Editor’s note: This is the 15th in a series of articles covering the region’s dramatically changing coastline. Click here to see all of the articles.
Visitors to the southeast of Martha’s Vineyard will find Chappaquiddick, a scenic swath of land that’s home to hundreds of acres of wildlife preserve, a few homes and a spectacular public garden. Chappaquiddick is also well known for sometimes being a peninsula, sometimes an island. Currently, “Chappy” is connected to the rest of the Vineyard by Norton Point Beach, which stretches from Katama Beach to Wasque Point.
On the north of Chappaquiddick, The Cape Poge Wildlife Refuge consists of 516 acres of marsh, dune, tidal ponds and barrier beach. It’s also home to the Cape Poge Lighthouse. First built on Cape Poge’s northeastern tip in 1801, the light has been rebuilt a few times and moved back from the shore on several other occasions, most recently in 1987. This last move brought the light 500 feet inland, but in the 30 years that have passed since then, that distance has been whittled down to 425 feet.
In addition to the lighthouse, Cape Poge also has nine residences, many of which were built as summer cottages but have since been winterized. Though these homes are not in any immediate danger, Chris Kennedy, the Martha’s Vineyard superintendent for The Trustees of Reservations, says erosion rates vary all over Cape Poge. “It depends on where you look,” Kennedy says. “The northeast tip has been undergoing constant changes for more than 200 years. Then, along the elbow, there has been almost nothing in terms of erosion.” Kennedy says that with an average erosion rate of nearly two feet per year over the past two centuries, the site of the lighthouse’s original 1801 foundation is likely 400 feet off shore today.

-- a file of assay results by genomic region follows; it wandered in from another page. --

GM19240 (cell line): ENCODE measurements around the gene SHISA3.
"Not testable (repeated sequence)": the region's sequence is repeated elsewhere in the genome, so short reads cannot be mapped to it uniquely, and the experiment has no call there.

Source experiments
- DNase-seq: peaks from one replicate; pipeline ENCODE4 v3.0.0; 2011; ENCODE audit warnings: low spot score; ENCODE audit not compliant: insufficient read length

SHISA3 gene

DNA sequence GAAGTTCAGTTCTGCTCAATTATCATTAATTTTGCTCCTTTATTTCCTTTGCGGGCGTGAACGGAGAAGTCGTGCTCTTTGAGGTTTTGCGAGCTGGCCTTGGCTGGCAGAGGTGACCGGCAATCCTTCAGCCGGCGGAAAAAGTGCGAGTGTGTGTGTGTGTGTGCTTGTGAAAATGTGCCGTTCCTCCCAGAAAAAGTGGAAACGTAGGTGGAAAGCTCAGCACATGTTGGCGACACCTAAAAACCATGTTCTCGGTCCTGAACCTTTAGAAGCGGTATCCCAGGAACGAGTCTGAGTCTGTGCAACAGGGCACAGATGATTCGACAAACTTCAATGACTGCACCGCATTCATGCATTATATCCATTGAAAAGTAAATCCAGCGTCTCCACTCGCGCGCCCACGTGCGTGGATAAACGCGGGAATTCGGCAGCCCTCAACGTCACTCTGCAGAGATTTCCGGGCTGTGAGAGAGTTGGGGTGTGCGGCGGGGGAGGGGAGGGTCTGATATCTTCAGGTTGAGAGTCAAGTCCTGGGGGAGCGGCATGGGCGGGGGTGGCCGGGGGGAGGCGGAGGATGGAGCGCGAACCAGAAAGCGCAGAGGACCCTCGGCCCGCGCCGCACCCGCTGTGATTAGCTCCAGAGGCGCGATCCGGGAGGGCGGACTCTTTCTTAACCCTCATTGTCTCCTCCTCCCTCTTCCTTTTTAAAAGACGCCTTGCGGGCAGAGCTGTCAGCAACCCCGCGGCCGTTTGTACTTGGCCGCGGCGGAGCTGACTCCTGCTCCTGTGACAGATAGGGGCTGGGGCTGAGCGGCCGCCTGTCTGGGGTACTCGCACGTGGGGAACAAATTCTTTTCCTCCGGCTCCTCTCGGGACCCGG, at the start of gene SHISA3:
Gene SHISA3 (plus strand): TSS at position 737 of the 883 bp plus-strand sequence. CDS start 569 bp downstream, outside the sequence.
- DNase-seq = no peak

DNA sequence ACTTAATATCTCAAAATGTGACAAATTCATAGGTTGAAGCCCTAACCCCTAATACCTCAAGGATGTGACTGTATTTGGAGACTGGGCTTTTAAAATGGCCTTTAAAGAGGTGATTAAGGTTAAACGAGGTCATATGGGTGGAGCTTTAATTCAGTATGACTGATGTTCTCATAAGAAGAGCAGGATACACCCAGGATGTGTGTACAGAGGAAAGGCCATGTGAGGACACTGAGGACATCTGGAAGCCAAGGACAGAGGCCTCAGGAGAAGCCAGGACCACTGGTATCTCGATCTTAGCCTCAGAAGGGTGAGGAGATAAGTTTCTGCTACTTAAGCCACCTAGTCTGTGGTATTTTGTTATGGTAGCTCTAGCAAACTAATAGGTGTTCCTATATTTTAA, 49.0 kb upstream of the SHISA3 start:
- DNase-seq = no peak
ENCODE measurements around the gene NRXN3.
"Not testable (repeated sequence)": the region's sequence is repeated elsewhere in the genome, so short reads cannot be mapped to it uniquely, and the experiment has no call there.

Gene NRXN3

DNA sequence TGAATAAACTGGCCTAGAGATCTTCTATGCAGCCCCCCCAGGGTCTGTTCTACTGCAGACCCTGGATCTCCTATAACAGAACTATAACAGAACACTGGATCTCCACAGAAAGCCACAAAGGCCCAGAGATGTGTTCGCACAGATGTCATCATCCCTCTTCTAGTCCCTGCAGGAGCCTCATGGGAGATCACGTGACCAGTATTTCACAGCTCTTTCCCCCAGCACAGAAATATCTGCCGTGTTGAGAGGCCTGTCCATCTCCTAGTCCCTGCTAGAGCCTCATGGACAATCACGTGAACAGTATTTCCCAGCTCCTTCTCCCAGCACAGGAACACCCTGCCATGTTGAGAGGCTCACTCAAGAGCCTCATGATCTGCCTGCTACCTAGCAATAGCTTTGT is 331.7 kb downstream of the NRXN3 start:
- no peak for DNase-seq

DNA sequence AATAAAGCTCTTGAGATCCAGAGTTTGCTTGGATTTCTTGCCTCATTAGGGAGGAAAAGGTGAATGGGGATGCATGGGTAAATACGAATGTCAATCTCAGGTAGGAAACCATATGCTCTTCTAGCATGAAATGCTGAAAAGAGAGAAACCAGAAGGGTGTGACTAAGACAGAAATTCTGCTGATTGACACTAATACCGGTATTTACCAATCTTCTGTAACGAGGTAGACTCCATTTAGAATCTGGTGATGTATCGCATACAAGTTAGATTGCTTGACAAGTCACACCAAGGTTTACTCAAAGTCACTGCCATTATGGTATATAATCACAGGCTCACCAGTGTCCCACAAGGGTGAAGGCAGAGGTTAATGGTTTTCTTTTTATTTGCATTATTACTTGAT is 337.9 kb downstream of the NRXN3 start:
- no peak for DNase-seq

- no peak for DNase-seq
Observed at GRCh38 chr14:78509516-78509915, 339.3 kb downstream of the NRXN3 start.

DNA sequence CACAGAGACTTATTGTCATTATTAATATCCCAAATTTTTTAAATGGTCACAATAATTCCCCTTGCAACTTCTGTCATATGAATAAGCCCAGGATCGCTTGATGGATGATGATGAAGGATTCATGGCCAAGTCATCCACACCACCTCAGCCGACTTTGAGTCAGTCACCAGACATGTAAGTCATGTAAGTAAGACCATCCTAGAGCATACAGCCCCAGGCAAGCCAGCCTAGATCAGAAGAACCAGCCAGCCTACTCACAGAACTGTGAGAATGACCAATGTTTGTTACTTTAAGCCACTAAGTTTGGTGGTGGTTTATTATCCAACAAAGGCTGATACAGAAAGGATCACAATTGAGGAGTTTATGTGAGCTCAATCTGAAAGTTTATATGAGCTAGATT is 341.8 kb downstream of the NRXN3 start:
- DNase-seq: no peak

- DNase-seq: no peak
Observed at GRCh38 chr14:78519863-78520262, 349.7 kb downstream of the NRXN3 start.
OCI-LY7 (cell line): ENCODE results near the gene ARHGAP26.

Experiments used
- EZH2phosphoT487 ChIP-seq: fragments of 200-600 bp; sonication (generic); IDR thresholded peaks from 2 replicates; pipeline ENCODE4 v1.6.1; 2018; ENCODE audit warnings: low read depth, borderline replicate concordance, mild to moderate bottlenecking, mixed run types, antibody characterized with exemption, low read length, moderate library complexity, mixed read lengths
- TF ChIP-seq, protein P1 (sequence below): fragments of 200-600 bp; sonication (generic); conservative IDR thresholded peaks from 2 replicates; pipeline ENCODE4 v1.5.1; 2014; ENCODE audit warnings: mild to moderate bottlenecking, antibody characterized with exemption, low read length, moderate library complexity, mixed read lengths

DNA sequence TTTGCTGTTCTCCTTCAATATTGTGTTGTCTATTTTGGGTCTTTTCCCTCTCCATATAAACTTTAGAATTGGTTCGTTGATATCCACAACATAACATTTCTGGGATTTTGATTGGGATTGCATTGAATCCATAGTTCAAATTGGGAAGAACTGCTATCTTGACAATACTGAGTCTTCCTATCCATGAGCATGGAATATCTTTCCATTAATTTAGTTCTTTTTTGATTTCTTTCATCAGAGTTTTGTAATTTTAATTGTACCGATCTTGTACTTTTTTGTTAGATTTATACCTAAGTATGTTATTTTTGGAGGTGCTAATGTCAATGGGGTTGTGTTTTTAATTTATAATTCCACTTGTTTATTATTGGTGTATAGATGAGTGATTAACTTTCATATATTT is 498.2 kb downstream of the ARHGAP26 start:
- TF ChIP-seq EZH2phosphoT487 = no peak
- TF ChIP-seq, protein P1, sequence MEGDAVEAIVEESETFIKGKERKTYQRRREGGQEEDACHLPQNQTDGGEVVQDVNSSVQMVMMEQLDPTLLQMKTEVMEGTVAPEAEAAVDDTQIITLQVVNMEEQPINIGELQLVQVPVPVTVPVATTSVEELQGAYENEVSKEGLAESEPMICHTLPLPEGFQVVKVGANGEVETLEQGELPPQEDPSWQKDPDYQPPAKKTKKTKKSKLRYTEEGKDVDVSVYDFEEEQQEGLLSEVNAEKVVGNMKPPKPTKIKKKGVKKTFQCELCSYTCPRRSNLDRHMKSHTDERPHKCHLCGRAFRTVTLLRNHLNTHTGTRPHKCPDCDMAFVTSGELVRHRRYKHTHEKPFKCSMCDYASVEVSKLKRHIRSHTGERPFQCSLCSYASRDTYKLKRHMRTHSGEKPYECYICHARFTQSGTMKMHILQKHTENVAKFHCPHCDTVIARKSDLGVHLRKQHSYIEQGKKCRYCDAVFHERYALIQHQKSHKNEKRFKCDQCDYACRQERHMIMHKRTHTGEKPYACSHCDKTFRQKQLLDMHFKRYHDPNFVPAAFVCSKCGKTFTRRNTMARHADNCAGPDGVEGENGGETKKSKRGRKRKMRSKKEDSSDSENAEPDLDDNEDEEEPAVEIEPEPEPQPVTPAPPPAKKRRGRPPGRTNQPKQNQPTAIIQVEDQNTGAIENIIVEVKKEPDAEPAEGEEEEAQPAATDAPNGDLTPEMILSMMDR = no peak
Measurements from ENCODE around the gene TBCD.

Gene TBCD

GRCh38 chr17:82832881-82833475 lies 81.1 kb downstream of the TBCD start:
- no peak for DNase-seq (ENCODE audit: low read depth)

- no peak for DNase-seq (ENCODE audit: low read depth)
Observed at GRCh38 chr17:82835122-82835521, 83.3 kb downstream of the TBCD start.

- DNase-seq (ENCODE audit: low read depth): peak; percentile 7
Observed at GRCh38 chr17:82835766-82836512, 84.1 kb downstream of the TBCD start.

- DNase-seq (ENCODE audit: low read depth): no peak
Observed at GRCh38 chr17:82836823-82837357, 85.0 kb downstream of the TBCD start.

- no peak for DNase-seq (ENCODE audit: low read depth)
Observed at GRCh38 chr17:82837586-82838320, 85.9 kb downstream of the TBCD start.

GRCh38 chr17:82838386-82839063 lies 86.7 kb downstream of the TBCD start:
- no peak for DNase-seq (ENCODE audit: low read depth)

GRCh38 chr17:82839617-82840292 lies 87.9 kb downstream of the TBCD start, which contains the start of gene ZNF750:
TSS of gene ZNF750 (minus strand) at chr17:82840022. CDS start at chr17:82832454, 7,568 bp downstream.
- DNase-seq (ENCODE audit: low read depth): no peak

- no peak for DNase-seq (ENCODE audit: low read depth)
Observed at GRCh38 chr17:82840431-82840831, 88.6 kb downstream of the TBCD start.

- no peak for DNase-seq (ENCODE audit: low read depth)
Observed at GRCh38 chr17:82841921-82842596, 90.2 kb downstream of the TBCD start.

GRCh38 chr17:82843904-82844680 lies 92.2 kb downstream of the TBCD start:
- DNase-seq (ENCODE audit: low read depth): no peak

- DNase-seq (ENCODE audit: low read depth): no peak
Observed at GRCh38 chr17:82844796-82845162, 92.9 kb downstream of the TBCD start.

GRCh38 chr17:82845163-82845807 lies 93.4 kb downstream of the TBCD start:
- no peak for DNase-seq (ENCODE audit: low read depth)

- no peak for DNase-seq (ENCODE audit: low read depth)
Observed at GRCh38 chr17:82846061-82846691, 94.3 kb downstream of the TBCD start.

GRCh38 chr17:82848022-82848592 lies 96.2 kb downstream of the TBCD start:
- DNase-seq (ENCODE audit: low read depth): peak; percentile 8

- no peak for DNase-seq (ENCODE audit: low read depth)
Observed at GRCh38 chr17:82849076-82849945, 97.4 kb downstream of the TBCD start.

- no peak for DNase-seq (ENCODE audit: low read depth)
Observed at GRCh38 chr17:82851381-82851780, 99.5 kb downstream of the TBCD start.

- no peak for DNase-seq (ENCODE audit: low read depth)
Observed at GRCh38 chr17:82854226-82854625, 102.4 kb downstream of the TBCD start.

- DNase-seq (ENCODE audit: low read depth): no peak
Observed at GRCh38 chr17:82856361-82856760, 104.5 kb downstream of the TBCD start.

The elbow is a barrier beach that curls southwest from Cape Poge for about a mile and a half, almost all the way to North Neck, creating a protective barrier around almost all of Cape Poge Bay to the east. Boaters can enter the bay from Nantucket Sound, in the west, via Cape Poge Gut, a channel just north of North Neck.
At its widest point, the elbow is 250 feet across, but according to Edgartown Harbormaster Charlie Blair, the southern tip has remained stable in recent years as a result of natural accretion and some beach re-nourishment where dredged sediment from the gut has been used to bolster the beach. Blair says the inside delta of the gut was last dredged in 2008, and town officials are considering additional dredging work in the area.
North Neck is another unique topographical feature. The peninsula extends some 2,000 feet into Cape Poge Bay, which is a popular spot for fishing and bird watching. Blair says the area around the neck has also been rather stable. “The current runs hard into the gut, and the sediment is pushed past the neck into the bay,” he says. “In looking at old maps of the area, North Neck looks the same as it did back in 1938.”